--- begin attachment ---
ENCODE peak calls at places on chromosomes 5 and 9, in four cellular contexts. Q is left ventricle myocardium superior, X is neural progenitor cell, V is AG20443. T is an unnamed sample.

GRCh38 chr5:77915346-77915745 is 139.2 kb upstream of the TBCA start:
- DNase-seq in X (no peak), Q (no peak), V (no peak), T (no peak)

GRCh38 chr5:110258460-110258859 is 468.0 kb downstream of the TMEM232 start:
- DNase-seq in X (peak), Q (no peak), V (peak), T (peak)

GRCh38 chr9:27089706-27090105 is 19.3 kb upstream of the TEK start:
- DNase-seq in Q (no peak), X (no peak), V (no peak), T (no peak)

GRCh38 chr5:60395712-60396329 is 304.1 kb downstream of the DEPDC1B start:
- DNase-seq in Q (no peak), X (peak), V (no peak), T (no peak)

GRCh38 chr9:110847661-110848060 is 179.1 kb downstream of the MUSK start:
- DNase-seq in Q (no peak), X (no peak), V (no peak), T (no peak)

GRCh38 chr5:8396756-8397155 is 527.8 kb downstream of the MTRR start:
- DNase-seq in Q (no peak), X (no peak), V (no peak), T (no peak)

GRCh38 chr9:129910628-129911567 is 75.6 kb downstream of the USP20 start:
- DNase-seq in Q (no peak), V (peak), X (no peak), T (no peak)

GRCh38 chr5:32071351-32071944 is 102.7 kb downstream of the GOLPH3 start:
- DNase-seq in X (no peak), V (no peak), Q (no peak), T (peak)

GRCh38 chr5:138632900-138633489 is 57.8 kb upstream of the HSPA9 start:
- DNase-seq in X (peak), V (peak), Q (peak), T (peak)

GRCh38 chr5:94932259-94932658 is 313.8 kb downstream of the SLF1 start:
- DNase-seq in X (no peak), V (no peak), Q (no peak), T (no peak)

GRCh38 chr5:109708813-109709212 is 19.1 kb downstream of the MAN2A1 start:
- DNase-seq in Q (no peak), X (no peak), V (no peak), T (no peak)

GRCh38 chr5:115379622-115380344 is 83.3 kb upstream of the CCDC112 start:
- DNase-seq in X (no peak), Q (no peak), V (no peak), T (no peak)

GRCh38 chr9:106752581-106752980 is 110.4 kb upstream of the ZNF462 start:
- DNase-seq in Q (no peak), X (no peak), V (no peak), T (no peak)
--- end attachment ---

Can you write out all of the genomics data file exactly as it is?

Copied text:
ENCODE peak calls at places on chromosomes 5 and 9, in four cellular contexts. Q is left ventricle myocardium superior, X is neural progenitor cell, V is AG20443. T is an unnamed sample.

GRCh38 chr5:77915346-77915745 is 139.2 kb upstream of the TBCA start:
- DNase-seq in X (no peak), Q (no peak), V (no peak), T (no peak)

GRCh38 chr5:110258460-110258859 is 468.0 kb downstream of the TMEM232 start:
- DNase-seq in X (peak), Q (no peak), V (peak), T (peak)

GRCh38 chr9:27089706-27090105 is 19.3 kb upstream of the TEK start:
- DNase-seq in Q (no peak), X (no peak), V (no peak), T (no peak)

GRCh38 chr5:60395712-60396329 is 304.1 kb downstream of the DEPDC1B start:
- DNase-seq in Q (no peak), X (peak), V (no peak), T (no peak)

GRCh38 chr9:110847661-110848060 is 179.1 kb downstream of the MUSK start:
- DNase-seq in Q (no peak), X (no peak), V (no peak), T (no peak)

GRCh38 chr5:8396756-8397155 is 527.8 kb downstream of the MTRR start:
- DNase-seq in Q (no peak), X (no peak), V (no peak), T (no peak)

GRCh38 chr9:129910628-129911567 is 75.6 kb downstream of the USP20 start:
- DNase-seq in Q (no peak), V (peak), X (no peak), T (no peak)

GRCh38 chr5:32071351-32071944 is 102.7 kb downstream of the GOLPH3 start:
- DNase-seq in X (no peak), V (no peak), Q (no peak), T (peak)

GRCh38 chr5:138632900-138633489 is 57.8 kb upstream of the HSPA9 start:
- DNase-seq in X (peak), V (peak), Q (peak), T (peak)

GRCh38 chr5:94932259-94932658 is 313.8 kb downstream of the SLF1 start:
- DNase-seq in X (no peak), V (no peak), Q (no peak), T (no peak)

GRCh38 chr5:109708813-109709212 is 19.1 kb downstream of the MAN2A1 start:
- DNase-seq in Q (no peak), X (no peak), V (no peak), T (no peak)

GRCh38 chr5:115379622-115380344 is 83.3 kb upstream of the CCDC112 start:
- DNase-seq in X (no peak), Q (no peak), V (no peak), T (no peak)

GRCh38 chr9:106752581-106752980 is 110.4 kb upstream of the ZNF462 start:
- DNase-seq in Q (no peak), X (no peak), V (no peak), T (no peak)